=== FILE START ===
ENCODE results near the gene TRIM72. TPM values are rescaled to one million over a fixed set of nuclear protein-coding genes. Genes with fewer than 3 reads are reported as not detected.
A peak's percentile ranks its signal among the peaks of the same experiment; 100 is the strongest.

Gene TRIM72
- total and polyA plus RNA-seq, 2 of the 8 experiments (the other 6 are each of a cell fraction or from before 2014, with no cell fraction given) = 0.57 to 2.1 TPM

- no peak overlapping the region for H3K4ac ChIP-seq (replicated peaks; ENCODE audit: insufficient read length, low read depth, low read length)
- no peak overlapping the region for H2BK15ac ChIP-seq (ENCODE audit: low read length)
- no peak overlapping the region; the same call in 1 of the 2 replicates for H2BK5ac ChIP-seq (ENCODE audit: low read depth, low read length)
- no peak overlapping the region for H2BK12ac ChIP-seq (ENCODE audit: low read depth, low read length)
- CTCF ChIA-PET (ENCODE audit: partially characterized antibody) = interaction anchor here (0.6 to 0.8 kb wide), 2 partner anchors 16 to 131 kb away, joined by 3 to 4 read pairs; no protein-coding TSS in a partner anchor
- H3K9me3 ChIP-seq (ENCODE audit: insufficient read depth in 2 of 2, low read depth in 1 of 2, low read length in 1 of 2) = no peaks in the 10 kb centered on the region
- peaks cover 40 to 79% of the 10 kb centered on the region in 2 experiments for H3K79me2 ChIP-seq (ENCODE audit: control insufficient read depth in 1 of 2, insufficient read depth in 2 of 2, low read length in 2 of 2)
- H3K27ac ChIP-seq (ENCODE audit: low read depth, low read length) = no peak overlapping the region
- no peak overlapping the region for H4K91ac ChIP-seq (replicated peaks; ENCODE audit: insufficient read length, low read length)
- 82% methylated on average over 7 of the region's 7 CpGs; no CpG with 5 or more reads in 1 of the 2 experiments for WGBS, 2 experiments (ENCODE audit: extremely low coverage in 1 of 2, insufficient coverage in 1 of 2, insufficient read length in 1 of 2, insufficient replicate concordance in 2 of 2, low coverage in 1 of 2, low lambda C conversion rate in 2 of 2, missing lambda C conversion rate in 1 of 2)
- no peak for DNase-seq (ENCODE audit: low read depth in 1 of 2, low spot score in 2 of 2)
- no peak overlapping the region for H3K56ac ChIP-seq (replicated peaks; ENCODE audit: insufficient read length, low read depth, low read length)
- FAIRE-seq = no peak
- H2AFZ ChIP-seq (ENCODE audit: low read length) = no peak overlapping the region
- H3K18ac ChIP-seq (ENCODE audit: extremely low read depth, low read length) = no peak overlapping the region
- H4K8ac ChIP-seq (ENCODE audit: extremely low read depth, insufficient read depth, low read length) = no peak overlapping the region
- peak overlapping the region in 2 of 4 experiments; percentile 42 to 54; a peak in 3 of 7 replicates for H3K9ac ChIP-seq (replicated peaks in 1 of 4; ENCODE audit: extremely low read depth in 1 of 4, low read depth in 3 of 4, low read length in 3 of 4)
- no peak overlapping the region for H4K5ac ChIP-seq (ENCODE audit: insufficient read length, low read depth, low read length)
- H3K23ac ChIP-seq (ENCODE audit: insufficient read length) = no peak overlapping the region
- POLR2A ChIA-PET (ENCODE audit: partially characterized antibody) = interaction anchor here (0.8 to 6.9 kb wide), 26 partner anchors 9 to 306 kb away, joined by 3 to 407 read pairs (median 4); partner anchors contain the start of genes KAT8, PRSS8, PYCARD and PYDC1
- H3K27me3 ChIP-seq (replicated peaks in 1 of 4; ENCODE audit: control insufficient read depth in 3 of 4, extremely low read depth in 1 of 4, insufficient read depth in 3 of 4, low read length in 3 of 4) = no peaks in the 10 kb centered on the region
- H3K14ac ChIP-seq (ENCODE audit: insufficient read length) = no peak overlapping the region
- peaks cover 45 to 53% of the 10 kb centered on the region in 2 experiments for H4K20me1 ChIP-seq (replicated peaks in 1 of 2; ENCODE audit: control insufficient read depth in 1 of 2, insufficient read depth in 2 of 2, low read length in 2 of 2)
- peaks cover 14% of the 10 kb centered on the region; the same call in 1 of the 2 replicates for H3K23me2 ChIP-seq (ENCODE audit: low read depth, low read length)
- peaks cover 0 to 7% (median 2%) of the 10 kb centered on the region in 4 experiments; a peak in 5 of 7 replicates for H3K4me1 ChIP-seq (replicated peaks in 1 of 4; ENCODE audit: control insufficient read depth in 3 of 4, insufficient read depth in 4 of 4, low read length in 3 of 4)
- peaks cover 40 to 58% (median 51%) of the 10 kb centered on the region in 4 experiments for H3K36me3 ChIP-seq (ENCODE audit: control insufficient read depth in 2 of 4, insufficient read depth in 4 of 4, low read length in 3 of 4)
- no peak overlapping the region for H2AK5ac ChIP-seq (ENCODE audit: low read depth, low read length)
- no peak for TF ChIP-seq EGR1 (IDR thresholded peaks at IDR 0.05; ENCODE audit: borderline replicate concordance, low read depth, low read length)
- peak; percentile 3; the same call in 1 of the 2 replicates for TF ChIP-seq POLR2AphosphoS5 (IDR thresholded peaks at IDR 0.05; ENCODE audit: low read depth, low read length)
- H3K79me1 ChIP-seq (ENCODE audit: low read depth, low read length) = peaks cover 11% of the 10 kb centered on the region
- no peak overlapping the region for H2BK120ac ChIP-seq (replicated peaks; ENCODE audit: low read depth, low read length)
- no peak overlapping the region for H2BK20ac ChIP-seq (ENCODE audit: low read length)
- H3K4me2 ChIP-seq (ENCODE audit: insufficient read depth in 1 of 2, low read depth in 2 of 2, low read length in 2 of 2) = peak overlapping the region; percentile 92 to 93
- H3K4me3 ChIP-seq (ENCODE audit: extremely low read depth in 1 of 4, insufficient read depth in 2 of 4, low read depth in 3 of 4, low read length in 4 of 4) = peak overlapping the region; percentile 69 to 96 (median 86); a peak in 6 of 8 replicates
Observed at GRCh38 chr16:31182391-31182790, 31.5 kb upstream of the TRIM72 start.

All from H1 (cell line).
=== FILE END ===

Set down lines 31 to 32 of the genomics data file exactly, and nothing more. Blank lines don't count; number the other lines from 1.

- no peak overlapping the region for H2AK5ac ChIP-seq (ENCODE audit: low read depth, low read length)
- no peak for TF ChIP-seq EGR1 (IDR thresholded peaks at IDR 0.05; ENCODE audit: borderline replicate concordance, low read depth, low read length)